During the hurricane, Alex Dick-Read fled to his neighbour’s house across the street as his own home was nearly destroyed / Photo courtesy Alex Dick-Read
By Amy van den Berg
When Alex Dick-Read retired and opened a surf school and eco-tourism company on the island of Tortola in the British Virgin Islands, he believed that he was done with journalism. But when hurricanes Irma and Maria swept through the islands in September, he was thrown back into action, becoming a key correspondent in one of the worst affected regions.
“The situation immediately after the storm triggered my reporter instincts, and it made sense to get back on it again!” he said in an email. A previous phone conversation was hampered by the country’s fractured infrastructure, rendering it barely audible. “Basically, accessing the country is sometimes just difficult. Everything is collapsed,” he said through the phone static.
Born in Tortola, the largest British Virgin Island, Dick-Read was a journalist before starting his own company. His journalism career, which spanned 20 years, included working for the Caribbean Times, the Associated Press, and Reuters. He often reported on hurricanes and disasters. “Montserrat’s volcano kept me busy for two years at least,” he recalled. Dick-Read also founded the U.K.-based surf magazine, The Surfer’s Path, which he edited from the U.K. and the British Virgin Islands until 2014. When Irma struck, it was three years since he had done much writing.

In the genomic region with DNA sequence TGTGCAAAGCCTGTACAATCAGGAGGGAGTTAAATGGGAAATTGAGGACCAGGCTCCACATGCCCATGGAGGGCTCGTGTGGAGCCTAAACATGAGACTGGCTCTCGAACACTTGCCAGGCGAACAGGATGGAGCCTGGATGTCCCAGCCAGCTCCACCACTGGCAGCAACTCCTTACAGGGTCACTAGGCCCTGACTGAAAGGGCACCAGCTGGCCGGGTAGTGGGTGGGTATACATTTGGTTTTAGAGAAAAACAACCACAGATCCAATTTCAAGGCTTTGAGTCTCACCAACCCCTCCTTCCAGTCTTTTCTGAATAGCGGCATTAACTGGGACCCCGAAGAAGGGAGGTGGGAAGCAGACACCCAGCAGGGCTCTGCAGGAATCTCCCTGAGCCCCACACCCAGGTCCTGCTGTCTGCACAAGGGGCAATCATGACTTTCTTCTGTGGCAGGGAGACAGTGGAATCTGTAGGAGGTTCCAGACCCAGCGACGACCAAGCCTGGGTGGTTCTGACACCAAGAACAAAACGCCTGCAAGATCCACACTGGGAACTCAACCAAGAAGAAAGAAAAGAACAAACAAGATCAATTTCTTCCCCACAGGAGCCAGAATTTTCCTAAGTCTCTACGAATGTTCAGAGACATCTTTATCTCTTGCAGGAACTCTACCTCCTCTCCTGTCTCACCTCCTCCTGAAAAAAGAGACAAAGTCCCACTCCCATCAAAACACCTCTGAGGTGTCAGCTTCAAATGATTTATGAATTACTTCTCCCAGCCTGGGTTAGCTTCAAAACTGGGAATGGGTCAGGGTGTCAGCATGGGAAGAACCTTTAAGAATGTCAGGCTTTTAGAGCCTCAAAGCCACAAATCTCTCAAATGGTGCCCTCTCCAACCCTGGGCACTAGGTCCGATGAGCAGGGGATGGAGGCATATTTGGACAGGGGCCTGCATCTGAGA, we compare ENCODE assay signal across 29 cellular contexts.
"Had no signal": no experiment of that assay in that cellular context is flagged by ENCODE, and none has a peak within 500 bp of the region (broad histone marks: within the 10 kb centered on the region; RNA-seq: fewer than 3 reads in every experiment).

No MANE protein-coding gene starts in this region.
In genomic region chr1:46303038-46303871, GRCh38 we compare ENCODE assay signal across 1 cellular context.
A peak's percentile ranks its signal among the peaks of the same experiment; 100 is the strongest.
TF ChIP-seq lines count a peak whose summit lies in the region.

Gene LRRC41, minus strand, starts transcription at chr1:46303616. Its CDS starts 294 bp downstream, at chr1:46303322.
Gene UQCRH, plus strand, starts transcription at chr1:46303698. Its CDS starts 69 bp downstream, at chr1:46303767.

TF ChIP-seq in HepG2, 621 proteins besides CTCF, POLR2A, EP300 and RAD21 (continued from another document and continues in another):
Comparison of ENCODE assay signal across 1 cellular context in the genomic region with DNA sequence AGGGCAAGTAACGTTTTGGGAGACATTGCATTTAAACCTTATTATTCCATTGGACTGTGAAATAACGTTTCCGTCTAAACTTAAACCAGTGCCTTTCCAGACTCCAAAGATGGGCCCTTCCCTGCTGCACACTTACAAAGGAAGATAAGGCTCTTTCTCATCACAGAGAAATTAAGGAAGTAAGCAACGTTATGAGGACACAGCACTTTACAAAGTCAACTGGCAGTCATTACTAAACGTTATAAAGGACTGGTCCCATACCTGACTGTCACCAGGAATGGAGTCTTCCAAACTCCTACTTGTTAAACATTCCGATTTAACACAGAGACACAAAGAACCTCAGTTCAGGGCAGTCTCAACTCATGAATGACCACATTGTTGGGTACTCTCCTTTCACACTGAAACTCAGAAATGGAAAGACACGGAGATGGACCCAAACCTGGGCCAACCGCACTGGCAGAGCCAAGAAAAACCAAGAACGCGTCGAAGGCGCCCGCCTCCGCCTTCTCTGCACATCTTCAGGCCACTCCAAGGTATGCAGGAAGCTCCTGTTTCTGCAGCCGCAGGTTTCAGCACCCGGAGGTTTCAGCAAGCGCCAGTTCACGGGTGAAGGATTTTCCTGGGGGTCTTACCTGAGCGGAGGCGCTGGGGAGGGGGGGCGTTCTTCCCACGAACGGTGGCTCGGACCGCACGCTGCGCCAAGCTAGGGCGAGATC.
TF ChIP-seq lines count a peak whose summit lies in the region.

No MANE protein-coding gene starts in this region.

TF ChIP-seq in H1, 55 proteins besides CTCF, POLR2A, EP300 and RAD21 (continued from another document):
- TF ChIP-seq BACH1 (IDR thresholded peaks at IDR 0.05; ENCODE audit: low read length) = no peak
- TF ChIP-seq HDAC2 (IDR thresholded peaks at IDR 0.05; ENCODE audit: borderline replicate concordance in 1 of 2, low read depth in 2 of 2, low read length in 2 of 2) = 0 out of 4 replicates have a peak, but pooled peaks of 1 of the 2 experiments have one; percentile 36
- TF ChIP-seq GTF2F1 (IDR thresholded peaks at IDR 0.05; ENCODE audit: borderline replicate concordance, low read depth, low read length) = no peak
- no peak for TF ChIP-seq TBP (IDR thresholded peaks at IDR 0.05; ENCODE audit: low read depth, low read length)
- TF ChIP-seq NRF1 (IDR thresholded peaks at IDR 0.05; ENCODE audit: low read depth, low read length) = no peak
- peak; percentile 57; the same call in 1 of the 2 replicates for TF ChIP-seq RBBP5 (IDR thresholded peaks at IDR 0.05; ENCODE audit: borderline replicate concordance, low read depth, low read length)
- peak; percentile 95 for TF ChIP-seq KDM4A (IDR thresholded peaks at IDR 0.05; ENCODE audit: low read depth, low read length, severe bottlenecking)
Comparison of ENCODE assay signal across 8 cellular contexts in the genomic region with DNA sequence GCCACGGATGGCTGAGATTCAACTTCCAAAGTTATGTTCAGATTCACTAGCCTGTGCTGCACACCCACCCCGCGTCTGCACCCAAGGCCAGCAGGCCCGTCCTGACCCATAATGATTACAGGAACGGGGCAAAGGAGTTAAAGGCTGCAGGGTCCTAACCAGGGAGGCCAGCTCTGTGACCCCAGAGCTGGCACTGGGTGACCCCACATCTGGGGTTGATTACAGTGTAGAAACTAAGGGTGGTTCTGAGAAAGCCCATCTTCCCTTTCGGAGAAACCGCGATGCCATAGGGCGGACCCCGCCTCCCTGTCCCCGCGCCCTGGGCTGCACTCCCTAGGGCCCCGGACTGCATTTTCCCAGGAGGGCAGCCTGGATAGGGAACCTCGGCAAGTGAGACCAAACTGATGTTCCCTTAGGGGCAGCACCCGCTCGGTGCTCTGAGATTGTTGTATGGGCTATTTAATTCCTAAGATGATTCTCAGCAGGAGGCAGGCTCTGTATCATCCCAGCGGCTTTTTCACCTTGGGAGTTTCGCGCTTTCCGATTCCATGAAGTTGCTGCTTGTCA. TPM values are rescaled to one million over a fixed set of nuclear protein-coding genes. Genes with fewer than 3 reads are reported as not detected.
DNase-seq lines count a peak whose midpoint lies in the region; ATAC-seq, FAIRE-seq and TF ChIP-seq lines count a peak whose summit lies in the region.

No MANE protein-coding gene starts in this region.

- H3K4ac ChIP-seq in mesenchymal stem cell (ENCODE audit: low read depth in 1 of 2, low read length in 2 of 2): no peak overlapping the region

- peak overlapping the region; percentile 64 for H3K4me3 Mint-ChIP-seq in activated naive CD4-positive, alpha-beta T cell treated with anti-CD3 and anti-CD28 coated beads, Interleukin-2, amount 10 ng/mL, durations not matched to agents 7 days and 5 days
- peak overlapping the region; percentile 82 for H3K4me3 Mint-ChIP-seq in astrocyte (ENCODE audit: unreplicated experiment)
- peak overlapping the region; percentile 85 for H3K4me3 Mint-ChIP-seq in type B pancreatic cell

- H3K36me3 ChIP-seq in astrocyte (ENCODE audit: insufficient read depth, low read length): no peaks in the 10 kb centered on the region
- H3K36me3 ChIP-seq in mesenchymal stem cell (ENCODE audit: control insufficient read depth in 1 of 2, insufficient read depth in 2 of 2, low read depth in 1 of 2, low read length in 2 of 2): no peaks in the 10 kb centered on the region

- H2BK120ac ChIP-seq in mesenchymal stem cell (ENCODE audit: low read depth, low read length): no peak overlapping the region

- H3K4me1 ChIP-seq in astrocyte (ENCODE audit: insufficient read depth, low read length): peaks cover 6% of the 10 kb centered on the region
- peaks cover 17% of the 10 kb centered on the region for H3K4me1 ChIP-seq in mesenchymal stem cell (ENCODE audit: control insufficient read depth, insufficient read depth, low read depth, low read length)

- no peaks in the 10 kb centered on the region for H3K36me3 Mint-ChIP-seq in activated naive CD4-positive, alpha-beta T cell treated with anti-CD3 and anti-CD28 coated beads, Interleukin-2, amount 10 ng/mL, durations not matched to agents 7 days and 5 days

Dick-Read was personally affected by the storms when they hit the island on Sept. 7. “My roof—did you say my roof?” he asked through the poor phone connection. “Yeah—most of it. And there was a lot of hiding out and running.” He and his family are now camping in the basement of his house, waiting for an anticipated insurance payout to rebuild his damaged home. He evacuated his son to a school in the U.K., and his business is on hold until his life is back on track. “Afterwards I realized that our traumatic story is very much average—really quite mild compared to things other people experienced,” he said.
Finding coverage for disaster-affected areas can be difficult, and when Irma struck in September, Dick-Read was one of many satellite journalists called on to report from-the-ground content for news agencies. Following the storm, a journalist friend from the U.K. reached out to see if he was okay, and suggested he start reporting on the region. With the help of his friend’s contacts, he wrote stories for The Guardian, and travelled around the area to observe the damages. He wasn’t the only journalist in the British Virgin Islands; many others parachuted in to cover the tragedy. But Dick-Read’s writing added an important perspective to the islands’ coverage. Because he lived there most of his life, he had many contacts in the area and incorporated a local perspective into his work. And as someone personally affected by the disaster, he viewed its impact through that lens.
Most stories published in Canada on Irma and Maria’s devastation came down the pipeline from AP. Since Canadian Press has a content-sharing partnership with AP, it received most of its on-the-ground Irma coverage, which was then relayed through the CP wire. But CP’s French service, La Presse Canadienne, did send a reporter and photographer to Florida. “For us, when we decide to send someone from the country to these places, it’s normally because we have a Canadian or a Quebec [angle],” Jean-Philippe Pineault, managing editor at La Presse Canadienne, said.